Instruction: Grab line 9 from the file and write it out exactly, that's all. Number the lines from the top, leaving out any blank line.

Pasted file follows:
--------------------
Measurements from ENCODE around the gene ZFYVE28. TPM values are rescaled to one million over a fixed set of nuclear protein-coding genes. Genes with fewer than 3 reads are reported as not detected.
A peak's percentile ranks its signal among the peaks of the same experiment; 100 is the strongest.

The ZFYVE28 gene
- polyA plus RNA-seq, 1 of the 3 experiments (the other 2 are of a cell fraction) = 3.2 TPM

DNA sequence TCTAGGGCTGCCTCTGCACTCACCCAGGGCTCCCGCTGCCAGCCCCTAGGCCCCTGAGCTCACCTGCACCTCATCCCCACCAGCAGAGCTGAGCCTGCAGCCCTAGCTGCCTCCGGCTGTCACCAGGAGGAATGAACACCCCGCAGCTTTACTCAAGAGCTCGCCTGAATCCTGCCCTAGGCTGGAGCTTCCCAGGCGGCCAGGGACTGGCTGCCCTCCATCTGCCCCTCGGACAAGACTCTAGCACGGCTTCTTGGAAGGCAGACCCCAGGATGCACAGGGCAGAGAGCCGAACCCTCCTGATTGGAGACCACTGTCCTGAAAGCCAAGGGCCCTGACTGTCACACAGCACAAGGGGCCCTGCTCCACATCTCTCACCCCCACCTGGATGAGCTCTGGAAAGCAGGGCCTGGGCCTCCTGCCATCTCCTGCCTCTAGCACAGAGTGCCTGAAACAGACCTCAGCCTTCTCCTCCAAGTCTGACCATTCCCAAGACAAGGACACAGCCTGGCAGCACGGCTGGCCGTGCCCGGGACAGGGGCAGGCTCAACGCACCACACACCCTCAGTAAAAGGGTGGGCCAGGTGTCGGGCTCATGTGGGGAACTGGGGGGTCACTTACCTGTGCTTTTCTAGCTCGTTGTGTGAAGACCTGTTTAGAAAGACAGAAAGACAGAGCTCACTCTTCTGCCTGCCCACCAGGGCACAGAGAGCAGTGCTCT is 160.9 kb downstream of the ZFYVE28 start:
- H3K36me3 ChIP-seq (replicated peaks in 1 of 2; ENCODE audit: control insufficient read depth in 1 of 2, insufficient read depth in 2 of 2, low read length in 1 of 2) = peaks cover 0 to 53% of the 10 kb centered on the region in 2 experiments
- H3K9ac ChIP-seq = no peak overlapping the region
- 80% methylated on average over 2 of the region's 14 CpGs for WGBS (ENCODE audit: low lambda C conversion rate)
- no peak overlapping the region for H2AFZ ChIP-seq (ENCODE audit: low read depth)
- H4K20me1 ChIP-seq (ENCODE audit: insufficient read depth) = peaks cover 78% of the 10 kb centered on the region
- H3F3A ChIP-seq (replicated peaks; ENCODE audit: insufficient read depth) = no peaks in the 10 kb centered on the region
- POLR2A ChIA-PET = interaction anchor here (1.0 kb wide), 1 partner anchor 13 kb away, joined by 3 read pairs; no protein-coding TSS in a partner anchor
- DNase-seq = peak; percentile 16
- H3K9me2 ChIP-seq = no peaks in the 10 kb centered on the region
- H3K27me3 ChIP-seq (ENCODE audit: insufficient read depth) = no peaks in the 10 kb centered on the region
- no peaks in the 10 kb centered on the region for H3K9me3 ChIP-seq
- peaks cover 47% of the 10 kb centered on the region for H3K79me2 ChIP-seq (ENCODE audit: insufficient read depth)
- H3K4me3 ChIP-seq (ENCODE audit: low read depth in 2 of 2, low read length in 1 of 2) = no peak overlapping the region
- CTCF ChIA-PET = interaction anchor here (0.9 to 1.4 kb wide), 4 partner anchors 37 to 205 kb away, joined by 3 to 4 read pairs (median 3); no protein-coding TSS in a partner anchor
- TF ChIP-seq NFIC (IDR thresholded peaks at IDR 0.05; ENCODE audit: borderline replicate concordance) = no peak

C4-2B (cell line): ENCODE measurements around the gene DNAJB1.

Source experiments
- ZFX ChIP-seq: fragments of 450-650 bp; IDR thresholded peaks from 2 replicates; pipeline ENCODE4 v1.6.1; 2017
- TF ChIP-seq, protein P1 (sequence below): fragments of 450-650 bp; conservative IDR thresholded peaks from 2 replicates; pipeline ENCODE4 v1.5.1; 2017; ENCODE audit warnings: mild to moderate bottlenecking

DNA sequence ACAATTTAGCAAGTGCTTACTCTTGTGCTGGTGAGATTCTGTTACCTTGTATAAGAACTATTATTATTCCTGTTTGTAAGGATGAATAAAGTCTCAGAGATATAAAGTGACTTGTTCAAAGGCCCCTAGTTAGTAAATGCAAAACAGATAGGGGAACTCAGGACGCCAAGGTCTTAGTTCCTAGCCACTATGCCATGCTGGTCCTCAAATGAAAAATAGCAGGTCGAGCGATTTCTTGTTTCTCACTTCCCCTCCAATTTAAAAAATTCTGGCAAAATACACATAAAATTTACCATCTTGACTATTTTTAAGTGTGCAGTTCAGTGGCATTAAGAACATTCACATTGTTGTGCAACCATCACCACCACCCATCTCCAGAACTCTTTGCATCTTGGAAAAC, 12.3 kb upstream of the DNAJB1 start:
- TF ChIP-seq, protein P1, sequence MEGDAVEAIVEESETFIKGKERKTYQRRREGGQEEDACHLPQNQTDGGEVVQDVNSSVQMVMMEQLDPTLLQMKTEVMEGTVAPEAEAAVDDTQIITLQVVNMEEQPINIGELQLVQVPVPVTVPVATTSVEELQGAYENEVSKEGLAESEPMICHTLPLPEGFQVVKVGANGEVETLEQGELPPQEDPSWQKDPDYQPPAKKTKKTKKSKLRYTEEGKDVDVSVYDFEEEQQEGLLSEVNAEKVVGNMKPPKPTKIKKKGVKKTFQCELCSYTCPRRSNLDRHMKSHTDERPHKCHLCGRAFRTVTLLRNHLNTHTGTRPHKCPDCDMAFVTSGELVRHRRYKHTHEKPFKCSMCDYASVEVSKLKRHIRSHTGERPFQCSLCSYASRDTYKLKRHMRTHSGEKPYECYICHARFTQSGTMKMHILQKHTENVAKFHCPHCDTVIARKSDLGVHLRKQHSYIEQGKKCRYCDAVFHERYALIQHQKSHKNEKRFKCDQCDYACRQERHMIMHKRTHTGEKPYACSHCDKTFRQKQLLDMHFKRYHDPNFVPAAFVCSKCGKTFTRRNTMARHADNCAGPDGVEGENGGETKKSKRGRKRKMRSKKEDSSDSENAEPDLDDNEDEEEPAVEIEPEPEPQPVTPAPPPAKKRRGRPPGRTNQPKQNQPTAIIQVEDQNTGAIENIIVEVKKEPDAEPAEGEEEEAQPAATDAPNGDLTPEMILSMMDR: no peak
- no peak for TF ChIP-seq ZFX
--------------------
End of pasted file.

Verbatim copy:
- no peak overlapping the region for H2AFZ ChIP-seq (ENCODE audit: low read depth)